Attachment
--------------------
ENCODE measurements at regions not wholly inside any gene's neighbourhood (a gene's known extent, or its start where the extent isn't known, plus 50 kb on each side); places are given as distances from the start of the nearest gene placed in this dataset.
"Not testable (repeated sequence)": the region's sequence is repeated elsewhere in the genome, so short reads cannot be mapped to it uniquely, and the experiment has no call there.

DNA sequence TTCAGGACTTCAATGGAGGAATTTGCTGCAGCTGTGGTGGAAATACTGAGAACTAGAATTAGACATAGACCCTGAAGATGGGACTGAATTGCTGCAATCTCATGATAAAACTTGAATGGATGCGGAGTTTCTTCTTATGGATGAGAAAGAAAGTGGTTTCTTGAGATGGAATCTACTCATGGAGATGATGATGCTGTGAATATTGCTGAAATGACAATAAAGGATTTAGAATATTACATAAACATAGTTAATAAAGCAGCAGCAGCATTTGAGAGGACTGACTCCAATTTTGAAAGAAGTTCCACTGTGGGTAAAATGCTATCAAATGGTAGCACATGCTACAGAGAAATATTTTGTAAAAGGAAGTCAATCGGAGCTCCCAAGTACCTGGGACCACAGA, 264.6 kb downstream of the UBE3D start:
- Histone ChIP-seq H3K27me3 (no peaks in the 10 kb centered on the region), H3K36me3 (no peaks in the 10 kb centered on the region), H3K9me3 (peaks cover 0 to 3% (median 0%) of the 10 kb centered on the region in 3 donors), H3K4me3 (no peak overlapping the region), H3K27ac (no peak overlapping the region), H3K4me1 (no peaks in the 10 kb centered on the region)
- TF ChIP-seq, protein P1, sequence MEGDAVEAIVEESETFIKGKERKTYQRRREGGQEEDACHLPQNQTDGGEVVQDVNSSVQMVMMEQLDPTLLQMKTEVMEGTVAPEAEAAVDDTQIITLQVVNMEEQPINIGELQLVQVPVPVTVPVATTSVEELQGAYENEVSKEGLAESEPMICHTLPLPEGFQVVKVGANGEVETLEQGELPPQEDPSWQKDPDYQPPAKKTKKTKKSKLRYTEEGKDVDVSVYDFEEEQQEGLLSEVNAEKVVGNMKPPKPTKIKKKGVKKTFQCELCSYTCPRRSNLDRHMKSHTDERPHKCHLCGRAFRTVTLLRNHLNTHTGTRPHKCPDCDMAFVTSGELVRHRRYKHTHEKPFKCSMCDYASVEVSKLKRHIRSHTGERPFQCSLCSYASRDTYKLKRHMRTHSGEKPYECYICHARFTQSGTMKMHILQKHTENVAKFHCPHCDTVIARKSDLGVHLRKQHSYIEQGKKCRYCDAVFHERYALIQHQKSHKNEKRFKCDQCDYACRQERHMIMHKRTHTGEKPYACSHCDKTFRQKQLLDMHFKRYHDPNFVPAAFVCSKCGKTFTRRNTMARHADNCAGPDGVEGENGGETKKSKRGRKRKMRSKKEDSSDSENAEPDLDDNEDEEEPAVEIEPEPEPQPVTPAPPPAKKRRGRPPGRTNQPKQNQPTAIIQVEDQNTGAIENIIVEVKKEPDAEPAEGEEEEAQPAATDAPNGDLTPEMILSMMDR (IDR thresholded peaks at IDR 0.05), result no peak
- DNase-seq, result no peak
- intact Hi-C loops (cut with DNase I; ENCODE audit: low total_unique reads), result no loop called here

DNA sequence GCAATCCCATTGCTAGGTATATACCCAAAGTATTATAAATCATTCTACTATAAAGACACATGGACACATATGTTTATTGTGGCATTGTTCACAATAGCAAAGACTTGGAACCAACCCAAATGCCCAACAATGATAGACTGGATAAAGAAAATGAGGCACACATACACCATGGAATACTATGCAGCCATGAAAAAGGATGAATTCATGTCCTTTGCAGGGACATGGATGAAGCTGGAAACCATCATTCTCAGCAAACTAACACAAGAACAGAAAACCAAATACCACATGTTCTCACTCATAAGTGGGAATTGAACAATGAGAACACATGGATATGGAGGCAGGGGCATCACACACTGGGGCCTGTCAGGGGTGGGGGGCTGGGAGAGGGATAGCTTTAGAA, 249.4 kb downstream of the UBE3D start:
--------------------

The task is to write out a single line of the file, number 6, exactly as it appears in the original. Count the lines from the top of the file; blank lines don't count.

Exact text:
- DNase-seq, result no peak